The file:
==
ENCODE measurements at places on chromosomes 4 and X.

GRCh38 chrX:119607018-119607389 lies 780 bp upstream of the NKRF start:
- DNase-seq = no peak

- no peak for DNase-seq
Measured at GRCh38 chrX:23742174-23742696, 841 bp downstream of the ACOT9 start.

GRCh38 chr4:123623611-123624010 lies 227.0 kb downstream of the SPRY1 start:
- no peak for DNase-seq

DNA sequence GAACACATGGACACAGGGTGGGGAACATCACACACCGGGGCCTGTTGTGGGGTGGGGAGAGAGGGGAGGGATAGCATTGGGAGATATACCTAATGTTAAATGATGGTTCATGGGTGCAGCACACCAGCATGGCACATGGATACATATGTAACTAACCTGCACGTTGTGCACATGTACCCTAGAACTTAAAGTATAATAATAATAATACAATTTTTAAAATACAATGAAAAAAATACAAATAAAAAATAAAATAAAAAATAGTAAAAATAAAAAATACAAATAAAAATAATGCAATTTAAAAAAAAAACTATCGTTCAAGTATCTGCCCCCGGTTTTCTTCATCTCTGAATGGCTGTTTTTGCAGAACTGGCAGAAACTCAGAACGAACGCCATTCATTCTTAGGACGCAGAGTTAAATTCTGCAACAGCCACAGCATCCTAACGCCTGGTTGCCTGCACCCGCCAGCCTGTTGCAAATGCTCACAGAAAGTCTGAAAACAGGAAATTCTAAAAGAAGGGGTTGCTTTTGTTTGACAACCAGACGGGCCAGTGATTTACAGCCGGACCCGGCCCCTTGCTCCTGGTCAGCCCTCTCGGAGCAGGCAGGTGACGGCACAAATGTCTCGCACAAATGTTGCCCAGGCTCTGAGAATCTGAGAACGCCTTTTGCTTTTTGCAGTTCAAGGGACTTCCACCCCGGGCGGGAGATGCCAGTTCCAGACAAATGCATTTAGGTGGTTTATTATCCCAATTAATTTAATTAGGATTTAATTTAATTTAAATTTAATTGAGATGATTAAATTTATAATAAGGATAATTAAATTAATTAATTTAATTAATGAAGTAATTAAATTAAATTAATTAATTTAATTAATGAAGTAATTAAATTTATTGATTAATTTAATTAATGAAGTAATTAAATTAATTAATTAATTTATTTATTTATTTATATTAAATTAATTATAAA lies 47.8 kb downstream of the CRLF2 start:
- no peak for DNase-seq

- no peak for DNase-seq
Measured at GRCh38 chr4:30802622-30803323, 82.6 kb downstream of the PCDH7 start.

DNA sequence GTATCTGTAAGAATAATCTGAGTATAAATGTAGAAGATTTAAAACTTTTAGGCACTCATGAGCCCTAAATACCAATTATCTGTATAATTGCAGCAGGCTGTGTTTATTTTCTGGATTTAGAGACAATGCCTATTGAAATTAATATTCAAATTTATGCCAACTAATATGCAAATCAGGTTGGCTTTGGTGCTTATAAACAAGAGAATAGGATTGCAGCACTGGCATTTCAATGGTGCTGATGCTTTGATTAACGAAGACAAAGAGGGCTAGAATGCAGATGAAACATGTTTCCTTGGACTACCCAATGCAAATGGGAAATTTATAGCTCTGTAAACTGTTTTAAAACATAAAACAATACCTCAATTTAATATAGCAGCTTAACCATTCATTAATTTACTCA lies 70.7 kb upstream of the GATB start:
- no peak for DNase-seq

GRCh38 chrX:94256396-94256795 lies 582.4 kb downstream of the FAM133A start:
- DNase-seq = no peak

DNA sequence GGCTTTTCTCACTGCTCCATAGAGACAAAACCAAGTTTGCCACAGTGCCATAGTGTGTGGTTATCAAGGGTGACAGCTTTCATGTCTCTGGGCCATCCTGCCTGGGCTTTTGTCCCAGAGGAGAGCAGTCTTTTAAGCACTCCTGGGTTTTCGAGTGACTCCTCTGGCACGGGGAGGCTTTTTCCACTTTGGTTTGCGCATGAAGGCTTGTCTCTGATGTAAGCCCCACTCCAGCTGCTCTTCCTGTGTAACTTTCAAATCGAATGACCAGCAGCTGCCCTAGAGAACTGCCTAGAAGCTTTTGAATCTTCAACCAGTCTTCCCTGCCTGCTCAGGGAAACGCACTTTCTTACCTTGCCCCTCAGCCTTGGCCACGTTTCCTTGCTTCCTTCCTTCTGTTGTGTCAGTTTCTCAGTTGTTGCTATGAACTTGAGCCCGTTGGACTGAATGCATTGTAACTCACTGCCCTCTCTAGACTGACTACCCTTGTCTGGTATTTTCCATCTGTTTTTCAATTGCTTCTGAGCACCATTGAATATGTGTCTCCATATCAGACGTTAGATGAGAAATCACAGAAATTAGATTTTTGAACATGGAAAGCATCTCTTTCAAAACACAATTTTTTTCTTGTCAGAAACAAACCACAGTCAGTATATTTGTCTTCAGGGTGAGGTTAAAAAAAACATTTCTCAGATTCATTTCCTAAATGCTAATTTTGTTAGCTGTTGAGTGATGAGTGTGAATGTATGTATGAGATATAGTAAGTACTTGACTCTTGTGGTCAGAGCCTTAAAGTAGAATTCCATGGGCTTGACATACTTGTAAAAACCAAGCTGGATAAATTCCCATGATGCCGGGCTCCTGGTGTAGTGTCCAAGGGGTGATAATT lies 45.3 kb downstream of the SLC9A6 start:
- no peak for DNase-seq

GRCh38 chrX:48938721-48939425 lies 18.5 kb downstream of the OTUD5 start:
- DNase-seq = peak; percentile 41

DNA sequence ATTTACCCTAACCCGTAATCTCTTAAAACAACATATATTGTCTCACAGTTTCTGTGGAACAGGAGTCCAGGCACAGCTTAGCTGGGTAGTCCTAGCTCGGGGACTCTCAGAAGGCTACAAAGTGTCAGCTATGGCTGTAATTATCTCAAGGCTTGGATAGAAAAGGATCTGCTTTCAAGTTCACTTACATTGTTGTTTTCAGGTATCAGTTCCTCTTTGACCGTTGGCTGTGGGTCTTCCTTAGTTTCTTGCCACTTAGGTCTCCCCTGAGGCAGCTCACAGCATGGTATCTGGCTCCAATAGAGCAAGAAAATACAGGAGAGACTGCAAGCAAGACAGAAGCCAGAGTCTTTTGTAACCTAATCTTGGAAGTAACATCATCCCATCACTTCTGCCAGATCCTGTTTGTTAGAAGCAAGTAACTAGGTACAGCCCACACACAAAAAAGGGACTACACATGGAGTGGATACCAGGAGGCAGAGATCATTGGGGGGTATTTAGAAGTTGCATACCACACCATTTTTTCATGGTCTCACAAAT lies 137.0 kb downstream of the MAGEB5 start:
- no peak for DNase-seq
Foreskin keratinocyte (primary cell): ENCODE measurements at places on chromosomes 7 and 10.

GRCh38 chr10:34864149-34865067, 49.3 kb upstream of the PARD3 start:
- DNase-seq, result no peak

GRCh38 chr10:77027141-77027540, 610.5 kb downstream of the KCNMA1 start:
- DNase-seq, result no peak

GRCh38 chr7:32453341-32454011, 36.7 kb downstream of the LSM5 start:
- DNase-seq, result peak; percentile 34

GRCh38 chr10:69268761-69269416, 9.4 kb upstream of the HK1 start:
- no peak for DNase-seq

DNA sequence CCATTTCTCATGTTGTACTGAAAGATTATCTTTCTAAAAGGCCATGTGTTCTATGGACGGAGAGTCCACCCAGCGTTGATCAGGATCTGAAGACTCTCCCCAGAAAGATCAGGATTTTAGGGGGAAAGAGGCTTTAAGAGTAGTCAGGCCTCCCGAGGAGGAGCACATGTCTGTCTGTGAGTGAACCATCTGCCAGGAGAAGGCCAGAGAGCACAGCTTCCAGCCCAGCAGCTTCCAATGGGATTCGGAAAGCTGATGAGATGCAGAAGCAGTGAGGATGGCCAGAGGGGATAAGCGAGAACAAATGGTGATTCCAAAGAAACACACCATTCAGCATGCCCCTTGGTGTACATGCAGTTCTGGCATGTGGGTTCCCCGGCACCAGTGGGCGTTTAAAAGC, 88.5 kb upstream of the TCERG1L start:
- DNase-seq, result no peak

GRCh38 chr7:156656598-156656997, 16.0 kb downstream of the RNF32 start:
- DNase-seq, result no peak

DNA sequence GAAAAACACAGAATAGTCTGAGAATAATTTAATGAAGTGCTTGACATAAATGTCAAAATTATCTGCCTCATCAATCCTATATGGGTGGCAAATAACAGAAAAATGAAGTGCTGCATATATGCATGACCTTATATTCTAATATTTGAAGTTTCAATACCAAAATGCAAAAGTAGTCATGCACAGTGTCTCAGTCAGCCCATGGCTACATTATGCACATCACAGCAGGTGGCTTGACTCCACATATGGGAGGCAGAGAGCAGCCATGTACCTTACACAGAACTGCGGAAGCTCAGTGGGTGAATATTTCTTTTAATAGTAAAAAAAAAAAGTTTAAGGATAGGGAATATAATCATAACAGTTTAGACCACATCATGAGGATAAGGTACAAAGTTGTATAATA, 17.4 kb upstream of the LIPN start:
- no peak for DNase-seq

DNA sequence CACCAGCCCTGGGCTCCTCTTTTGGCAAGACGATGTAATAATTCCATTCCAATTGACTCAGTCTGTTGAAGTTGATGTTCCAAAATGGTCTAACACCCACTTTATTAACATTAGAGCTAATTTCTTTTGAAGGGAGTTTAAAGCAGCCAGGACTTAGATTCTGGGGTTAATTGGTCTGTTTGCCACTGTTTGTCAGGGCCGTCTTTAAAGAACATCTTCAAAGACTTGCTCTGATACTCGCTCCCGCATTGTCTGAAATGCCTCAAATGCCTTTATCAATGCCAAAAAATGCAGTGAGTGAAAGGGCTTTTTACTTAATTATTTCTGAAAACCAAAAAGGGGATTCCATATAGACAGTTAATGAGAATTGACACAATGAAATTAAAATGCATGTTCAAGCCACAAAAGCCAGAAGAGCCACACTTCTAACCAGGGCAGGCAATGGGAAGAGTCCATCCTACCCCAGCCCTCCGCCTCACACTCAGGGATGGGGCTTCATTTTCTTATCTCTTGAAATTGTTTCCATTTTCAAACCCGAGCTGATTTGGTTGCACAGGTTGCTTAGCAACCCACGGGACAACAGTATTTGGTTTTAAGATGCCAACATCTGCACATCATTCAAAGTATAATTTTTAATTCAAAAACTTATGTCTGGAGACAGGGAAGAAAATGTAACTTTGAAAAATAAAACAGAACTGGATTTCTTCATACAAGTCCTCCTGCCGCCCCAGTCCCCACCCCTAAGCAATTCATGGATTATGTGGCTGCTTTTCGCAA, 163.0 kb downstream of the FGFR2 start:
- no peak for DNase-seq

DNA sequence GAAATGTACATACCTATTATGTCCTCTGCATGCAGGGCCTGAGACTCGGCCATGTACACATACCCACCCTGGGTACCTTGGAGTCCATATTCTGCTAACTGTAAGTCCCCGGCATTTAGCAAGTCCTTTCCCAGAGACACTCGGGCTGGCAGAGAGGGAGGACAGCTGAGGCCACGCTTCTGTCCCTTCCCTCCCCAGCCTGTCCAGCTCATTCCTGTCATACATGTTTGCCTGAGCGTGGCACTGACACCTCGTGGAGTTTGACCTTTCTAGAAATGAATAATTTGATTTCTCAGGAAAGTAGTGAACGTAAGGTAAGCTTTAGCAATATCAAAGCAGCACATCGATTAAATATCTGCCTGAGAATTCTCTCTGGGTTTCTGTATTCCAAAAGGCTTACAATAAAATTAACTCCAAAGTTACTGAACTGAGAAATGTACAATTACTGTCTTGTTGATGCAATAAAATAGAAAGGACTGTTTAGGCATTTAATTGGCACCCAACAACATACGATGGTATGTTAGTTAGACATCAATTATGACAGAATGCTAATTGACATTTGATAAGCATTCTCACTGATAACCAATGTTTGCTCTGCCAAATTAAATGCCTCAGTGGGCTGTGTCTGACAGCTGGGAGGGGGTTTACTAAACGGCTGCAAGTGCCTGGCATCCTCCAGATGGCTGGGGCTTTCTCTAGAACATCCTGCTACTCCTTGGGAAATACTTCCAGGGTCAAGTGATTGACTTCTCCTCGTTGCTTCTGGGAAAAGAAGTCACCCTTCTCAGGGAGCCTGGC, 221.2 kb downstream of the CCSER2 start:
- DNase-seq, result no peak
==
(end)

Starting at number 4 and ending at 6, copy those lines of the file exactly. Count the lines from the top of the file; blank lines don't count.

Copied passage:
- no peak for DNase-seq
Measured at GRCh38 chrX:23742174-23742696, 841 bp downstream of the ACOT9 start.

GRCh38 chr4:123623611-123624010 lies 227.0 kb downstream of the SPRY1 start: